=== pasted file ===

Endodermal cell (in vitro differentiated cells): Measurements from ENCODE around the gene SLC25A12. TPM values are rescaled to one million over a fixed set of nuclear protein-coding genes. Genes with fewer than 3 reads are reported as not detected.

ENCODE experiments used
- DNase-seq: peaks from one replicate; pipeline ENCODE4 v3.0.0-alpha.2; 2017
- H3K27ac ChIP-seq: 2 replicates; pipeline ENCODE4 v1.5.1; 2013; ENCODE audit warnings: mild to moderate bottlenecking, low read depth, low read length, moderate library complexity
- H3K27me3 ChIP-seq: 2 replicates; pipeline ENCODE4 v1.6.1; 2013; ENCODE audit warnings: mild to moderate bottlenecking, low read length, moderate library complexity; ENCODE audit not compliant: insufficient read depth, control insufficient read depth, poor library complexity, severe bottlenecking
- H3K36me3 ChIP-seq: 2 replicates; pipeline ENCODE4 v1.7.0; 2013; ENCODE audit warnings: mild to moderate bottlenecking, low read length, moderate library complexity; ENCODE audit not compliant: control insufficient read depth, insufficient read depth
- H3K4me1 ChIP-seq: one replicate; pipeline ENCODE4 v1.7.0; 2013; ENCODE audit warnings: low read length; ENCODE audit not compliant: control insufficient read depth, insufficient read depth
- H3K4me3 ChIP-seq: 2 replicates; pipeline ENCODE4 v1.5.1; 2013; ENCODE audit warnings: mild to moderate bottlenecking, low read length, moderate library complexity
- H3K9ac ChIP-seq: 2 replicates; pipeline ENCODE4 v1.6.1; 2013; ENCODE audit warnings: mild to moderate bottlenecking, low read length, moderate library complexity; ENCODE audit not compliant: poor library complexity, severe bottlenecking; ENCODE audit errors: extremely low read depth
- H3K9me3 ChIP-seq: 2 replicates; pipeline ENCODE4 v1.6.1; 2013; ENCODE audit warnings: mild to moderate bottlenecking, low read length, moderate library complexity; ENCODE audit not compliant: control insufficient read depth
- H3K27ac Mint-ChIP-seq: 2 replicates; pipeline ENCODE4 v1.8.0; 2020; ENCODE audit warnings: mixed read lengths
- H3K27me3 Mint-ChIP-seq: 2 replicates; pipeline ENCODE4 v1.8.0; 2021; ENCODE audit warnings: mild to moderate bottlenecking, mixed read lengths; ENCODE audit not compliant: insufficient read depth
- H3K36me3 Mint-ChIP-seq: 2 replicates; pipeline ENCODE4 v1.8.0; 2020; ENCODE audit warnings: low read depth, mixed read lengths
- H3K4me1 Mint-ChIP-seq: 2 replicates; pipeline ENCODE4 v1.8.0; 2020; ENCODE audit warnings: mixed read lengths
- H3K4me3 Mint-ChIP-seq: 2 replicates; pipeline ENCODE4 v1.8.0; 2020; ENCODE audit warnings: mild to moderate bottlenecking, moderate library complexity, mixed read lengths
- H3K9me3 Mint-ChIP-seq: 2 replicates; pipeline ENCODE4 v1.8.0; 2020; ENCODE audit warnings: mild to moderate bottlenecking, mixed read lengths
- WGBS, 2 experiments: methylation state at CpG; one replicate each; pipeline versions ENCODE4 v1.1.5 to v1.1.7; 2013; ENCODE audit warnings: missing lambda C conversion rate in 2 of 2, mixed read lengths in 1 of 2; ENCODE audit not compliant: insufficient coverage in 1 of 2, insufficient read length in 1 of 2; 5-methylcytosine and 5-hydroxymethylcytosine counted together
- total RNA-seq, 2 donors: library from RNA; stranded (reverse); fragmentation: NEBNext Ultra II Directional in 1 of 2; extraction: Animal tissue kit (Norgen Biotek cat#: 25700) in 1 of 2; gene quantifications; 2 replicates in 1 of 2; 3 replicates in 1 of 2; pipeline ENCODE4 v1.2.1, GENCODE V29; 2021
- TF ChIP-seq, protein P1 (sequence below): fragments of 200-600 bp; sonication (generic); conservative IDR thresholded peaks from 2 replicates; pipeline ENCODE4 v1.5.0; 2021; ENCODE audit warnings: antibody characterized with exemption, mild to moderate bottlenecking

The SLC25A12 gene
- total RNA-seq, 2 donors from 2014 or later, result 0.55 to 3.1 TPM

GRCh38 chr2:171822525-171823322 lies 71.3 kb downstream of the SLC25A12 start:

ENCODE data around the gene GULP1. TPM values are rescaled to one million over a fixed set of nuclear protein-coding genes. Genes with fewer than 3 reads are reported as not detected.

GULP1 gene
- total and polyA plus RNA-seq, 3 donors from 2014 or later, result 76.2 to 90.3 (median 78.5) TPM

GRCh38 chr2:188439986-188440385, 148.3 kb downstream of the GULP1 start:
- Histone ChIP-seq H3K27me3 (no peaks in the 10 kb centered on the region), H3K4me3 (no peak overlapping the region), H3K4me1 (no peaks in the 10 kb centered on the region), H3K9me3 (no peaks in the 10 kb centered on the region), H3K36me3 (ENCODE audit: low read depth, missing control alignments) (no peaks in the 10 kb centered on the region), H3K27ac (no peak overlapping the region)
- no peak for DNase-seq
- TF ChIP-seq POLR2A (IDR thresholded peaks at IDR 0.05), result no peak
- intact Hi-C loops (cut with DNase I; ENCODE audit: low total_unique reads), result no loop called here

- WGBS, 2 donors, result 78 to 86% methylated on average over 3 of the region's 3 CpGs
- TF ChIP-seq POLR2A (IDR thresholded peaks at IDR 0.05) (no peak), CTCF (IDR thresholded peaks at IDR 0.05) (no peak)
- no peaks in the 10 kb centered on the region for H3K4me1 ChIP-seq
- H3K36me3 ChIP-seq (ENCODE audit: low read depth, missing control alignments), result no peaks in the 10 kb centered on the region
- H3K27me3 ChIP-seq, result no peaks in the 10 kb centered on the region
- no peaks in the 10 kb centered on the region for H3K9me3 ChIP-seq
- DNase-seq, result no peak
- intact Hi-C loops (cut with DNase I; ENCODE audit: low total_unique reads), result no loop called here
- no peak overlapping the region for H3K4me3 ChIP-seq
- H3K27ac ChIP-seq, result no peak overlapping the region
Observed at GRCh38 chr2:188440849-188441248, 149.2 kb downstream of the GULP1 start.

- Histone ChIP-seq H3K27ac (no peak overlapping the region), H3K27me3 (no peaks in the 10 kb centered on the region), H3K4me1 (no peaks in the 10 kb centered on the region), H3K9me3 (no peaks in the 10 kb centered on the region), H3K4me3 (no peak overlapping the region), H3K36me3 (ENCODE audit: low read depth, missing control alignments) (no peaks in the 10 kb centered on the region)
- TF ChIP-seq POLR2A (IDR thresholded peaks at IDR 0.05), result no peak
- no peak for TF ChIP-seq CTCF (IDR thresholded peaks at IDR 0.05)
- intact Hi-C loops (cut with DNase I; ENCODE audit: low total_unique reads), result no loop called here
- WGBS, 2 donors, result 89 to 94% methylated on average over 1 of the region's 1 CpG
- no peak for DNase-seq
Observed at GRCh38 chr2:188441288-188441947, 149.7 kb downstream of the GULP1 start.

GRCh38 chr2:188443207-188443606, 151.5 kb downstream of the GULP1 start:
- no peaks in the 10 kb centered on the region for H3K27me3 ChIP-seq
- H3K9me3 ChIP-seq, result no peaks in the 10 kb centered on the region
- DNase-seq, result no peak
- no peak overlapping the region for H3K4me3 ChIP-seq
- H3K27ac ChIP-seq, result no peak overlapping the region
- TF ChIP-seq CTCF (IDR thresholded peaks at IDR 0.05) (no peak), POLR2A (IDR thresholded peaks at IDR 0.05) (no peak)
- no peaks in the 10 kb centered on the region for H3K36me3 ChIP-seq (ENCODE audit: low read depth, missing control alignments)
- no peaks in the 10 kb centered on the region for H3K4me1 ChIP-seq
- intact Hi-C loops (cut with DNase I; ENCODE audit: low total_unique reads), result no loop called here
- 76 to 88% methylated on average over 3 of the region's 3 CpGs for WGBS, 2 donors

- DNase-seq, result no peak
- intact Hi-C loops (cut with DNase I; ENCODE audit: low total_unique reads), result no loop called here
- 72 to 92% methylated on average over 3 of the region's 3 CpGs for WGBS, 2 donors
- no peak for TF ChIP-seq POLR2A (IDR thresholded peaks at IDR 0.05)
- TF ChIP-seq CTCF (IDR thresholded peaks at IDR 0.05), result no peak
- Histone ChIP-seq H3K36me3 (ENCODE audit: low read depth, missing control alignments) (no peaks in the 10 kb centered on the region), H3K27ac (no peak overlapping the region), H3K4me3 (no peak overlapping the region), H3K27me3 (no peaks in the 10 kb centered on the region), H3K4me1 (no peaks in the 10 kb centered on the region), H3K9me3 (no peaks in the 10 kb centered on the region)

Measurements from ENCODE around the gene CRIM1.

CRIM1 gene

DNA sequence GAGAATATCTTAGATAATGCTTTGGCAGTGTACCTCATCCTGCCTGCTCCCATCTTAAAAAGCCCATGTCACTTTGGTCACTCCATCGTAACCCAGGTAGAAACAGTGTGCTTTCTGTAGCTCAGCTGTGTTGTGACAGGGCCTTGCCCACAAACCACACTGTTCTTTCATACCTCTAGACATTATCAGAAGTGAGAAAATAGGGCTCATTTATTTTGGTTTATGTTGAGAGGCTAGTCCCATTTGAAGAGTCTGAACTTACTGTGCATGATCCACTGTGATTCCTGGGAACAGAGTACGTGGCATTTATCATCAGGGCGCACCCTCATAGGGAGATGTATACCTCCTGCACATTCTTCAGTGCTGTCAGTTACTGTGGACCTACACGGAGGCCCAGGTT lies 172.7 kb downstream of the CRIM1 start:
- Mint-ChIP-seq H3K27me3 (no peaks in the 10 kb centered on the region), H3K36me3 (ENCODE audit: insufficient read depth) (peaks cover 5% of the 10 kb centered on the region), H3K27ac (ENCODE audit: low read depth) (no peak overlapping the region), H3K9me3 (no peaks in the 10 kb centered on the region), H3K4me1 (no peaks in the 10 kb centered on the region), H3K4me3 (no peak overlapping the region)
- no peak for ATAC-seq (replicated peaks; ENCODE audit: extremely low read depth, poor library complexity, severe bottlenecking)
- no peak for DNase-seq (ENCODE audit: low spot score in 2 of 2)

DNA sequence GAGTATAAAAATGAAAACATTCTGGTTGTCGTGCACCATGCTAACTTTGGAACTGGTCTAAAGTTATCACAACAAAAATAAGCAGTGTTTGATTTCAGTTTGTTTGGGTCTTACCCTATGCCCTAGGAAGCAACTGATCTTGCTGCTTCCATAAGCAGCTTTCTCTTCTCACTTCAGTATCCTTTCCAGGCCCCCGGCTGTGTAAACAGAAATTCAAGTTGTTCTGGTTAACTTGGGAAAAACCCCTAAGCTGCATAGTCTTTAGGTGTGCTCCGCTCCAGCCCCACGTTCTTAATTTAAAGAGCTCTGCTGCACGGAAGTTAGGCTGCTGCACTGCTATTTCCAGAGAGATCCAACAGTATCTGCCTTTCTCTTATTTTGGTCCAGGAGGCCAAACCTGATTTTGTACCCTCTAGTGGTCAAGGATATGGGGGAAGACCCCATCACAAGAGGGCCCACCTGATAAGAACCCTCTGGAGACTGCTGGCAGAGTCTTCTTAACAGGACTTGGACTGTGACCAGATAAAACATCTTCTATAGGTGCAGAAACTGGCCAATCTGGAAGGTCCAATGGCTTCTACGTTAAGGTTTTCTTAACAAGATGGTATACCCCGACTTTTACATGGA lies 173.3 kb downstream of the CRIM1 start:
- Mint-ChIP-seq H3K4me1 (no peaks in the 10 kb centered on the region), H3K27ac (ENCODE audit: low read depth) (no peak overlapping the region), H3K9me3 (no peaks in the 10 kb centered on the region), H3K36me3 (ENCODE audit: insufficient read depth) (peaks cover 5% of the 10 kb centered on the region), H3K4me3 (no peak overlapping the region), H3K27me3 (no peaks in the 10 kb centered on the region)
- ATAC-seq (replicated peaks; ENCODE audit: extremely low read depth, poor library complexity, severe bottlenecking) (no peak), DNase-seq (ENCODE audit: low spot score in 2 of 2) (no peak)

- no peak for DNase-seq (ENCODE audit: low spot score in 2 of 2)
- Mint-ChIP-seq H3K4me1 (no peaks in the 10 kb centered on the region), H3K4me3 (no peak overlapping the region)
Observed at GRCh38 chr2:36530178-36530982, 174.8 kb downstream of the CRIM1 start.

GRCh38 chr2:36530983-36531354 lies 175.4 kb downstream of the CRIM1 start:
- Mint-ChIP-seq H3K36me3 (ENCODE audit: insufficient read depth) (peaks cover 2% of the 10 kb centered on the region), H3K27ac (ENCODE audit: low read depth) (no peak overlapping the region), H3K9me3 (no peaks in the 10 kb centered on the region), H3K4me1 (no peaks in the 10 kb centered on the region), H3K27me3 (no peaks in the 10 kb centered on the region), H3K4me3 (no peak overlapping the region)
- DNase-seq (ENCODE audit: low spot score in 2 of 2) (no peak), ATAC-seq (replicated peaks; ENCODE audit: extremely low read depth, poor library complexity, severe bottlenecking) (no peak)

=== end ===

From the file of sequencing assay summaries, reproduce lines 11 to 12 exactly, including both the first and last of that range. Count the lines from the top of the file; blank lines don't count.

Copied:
- H3K27ac Mint-ChIP-seq: 2 replicates; pipeline ENCODE4 v1.8.0; 2020; ENCODE audit warnings: mixed read lengths
- H3K27me3 Mint-ChIP-seq: 2 replicates; pipeline ENCODE4 v1.8.0; 2021; ENCODE audit warnings: mild to moderate bottlenecking, mixed read lengths; ENCODE audit not compliant: insufficient read depth